The more you know about your horse’s vision, the better partner you’ll be.
Most of us don’t give horses enough credit and responsibility for what they see and how they deal with it, according to several experts. The result is often more equipment and more head restraint, effectively stripping the horse’s use of this incredible, innate ability.
First, an equine optics primer, from The Mind of the Horse, by Michel-Antoine Leblanc:
- Horses have the largest eyes of all land mammals. Their eyes are about eight times bigger than human eyes.
- They have a large, nearly circular field of vision with two small blind spots – right in front of their nose and directly behind them. The horse will check the blind spots by moving its head, thus compensating for this vulnerability.
- Given the visual streak of their eye structure, they see in an ultra-panoramic format. If we had an extra pair of eyes positioned near our ears, we’d have that, too. See images for human versus horse perspective. Also, note their limited color spectrum.
Academic research and empirical evidence suggest restraining horses’ heads with rein pressure or mechanical means (martingales or tie-downs) is precisely the wrong thing to do when encountering tricky footing or obstacles.
“Humans cannot extrapolate with any confidence what we see with our own eyes to what the horses see,” writes Leblanc. “Slight poll flexion enables both eyes to see the shape and irregularities of the terrain before it. Small sideways or vertical movements of the head adjust the animals’ vision to take in more of the environment, as needed.”
Leblanc suggests that riders who run steeplechase and jump would be particularly ill-advised to restrict their horses’ heads.
Ross Knox, Randy Rieman, and Martin Black together have more than a hundred years experience working with horses and mules. They spoke to the question of head restraint, especially as it applies to rough or unpredictable footing.
A protégé of Bill Dorrance, Randy Rieman has logged countless miles in rugged country, including years in New Mexico, Hawaii, and Montana (which he now calls home). He spoke between clinic stints in Michigan and Europe.
“I like to let a horse rearrange his head to get better views of the landscape. I give him the liberty to do that. How they feel, posture-wise, is more important than how we feel. Our safety depends on their comfort.”
Years ago, when working with less nimble or athletic horses, Rieman and his friend, Bryan Neubert had a solution: they set them to traveling in a prairie dog town, where the ground was treacherously full of holes.
“It increased their motivation for self preservation. It was super-helpful to turn that responsibility over to the horse,” Rieman said.
“If you continuously hold onto the horse [by rein contact], all the rider information is rendered meaningless. Let the horse balance by dropping the reins, even if it doesn’t fit the right picture in the rider’s mind.”
Ross Knox has logged some 40,000 miles as a Grand Canyon packer. That’s more than anyone. For years, he led equines along the incredibly narrow trails to the Phantom Ranch, a historic oasis at the bottom of the canyon.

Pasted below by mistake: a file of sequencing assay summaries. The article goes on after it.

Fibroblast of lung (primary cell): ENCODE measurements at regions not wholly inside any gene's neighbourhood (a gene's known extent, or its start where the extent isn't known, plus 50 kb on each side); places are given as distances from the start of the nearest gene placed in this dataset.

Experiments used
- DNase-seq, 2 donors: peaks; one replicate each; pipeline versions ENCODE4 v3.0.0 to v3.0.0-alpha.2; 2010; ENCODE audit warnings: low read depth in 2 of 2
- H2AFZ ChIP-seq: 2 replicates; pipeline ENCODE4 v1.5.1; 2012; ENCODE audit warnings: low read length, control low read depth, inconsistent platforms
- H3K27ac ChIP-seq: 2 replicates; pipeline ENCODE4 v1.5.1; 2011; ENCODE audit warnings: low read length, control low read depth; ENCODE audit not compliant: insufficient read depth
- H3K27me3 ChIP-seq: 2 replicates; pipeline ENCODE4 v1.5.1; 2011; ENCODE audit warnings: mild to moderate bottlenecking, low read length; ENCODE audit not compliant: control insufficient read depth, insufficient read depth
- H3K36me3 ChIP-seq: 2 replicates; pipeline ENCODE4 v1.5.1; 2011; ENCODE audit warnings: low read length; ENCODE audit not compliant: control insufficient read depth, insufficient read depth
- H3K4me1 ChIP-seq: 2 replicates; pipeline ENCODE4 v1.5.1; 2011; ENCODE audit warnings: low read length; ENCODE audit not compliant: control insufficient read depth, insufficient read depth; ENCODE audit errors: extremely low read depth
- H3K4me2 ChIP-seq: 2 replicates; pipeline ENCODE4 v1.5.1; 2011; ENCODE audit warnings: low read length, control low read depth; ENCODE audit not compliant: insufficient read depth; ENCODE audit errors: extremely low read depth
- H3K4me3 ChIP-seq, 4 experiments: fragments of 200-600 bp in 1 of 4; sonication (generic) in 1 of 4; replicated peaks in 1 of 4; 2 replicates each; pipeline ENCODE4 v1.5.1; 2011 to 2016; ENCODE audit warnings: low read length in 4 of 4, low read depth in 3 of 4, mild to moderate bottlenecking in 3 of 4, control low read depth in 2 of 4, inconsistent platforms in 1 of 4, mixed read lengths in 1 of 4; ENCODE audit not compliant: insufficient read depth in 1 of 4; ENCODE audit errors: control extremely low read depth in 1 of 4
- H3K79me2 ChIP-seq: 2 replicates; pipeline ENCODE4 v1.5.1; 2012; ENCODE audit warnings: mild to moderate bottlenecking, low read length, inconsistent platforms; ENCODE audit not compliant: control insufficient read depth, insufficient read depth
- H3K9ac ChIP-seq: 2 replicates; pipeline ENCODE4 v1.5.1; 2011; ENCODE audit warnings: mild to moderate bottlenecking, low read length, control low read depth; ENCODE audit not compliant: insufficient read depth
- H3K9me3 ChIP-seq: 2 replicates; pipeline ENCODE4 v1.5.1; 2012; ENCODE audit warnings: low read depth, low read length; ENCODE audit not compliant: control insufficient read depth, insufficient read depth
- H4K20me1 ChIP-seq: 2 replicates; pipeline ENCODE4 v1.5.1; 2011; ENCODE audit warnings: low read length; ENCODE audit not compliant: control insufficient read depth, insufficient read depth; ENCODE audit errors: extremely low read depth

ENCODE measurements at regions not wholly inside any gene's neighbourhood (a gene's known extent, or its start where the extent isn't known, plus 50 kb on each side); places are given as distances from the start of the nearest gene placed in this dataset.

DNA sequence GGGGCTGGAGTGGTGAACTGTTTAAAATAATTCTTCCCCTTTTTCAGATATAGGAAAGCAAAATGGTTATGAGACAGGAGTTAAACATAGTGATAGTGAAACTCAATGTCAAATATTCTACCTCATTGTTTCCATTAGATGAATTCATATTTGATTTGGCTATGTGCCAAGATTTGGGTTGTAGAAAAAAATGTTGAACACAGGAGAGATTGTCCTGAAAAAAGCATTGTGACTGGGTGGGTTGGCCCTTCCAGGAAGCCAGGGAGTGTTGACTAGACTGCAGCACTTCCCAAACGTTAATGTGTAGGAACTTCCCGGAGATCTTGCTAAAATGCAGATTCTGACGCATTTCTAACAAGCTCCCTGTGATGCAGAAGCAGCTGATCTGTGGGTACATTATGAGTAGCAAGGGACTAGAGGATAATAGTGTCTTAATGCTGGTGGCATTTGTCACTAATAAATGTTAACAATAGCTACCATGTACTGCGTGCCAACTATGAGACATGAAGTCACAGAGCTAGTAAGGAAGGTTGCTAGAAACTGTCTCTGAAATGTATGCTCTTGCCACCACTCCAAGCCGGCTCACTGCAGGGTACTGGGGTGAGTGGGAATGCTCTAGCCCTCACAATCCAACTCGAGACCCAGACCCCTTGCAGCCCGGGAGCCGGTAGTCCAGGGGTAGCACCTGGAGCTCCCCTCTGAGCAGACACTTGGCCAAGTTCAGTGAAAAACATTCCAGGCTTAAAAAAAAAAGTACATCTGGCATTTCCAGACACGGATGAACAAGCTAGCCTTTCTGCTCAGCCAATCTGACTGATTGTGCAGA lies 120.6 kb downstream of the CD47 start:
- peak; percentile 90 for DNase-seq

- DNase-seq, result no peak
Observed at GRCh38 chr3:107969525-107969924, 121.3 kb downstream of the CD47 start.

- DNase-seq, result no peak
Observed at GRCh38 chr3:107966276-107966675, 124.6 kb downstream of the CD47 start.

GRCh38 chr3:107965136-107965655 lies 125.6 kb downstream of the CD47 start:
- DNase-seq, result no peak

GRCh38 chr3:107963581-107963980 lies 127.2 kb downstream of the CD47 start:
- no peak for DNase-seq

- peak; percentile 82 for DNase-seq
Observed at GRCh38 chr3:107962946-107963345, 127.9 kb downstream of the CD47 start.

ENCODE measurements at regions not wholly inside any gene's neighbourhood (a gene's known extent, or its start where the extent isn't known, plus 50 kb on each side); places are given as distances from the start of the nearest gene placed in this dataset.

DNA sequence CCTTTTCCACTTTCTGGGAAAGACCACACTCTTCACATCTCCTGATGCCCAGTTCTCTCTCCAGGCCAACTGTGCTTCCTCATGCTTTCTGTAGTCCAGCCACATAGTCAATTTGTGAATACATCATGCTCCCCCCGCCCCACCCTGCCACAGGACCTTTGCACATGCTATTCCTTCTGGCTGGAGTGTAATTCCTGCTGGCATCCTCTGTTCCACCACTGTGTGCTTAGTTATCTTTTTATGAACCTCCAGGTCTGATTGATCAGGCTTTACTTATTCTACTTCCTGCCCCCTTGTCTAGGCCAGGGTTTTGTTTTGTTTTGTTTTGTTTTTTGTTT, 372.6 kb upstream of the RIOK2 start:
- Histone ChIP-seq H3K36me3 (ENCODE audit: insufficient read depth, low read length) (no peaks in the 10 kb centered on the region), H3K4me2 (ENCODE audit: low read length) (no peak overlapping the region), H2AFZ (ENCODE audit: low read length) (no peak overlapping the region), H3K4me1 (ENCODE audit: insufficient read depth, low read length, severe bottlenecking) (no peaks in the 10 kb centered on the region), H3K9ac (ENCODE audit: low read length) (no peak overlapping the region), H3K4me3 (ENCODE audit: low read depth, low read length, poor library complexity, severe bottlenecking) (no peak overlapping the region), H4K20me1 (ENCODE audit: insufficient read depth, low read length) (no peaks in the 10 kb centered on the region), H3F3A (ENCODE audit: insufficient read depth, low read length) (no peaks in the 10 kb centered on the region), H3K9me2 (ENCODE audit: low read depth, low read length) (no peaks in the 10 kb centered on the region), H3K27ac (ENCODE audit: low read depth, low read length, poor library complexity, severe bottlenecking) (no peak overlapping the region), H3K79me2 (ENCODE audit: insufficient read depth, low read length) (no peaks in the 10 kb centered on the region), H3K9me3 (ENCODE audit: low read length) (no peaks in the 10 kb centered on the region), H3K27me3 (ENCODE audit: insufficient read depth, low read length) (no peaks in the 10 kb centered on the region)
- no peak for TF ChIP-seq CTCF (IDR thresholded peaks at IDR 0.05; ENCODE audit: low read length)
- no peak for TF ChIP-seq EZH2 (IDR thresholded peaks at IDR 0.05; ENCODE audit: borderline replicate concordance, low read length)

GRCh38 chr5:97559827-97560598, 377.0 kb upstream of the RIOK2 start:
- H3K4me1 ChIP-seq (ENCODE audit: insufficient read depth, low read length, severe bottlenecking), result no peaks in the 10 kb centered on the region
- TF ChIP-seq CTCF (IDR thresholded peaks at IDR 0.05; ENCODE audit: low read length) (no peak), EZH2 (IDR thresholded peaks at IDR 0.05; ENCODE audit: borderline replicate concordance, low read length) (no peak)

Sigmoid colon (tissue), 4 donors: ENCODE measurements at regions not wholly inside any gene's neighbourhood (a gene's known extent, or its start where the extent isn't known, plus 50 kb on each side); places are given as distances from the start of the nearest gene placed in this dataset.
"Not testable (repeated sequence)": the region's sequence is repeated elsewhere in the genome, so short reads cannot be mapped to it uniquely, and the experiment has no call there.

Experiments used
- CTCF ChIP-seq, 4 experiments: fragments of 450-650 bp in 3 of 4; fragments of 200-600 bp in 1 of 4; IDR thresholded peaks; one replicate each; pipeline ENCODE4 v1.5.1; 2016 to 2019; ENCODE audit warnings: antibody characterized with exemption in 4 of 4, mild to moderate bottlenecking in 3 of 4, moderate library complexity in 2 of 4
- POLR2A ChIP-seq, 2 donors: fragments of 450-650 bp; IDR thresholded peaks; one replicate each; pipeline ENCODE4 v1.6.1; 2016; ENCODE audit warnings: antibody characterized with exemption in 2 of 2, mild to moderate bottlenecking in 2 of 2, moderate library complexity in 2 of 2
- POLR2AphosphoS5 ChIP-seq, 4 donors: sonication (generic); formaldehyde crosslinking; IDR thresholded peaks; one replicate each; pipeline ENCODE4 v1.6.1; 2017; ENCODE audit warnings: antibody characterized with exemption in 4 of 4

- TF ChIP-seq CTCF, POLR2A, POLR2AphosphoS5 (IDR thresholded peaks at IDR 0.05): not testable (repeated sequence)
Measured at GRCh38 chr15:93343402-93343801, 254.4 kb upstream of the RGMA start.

He spoke from his home in Midpines, California:
“All true horsemen are going to say the same thing as far as head restriction of any kind. Stay off the face. The horse knows where his feet are coming down better than you do.”
Martin Black, a fifth generation horseman and co-author of Evidence-Based Horsemanship, spoke to the pitfalls of too much head restriction:
“As we rein our horses, it’s likely for them to feel the need for their head to come up, to maintain their balance and in defense of themselves. Typically
when the horse becomes suspicious and worried, the rider becomes worried and takes more control (which again brings their head up), which alters their vision, and the problem perpetuates.”
Additional exercises and ideas related to vision and negotiating difficult areas:
- Whether through pasturing or riding, the horsemen recommended turning a horse onto rugged country for it to learn greater agility.
“Nothing is more underrated than turning a horse out to rough country. They’ll use their feet so much better,” said Knox. “It’s another part of training and you don’t have to be on them to do it.”
- Not all horses are equal.
Recognize your horse’s limitations in confirmation and temperament. A big Belgian might not be your best choice for that Grand Canyon trek. Nor would a high-powered, cow-bred horse.
- If you find yourself in a precarious spot, get off:
“If I did not trust the horse to stay on the trail, I would get off and lead them or do training exercises to help them learn the importance of where to put their feet. But I would be very careful about distracting the horse by taking their attention off the trail and toward me,” said Black.
Mighty night vision:
In experiments, horses could identify black shapes on white background in areas where the darkness was comparable to a moonless night. (Humans fared much worse.)
“It is only when the dark is almost total as in a dense forest with a moonless sky, that they lose their ability to distinguish objects, although even then, they can still navigate familiar surroundings,” writes Leblanc.
But don’t expect this kind of performance if you’ve just taken them from a well-lit barn. It takes 30 minutes for them to adjust and gain night vision. Horses also struggle with shadows and abrupt changes in light.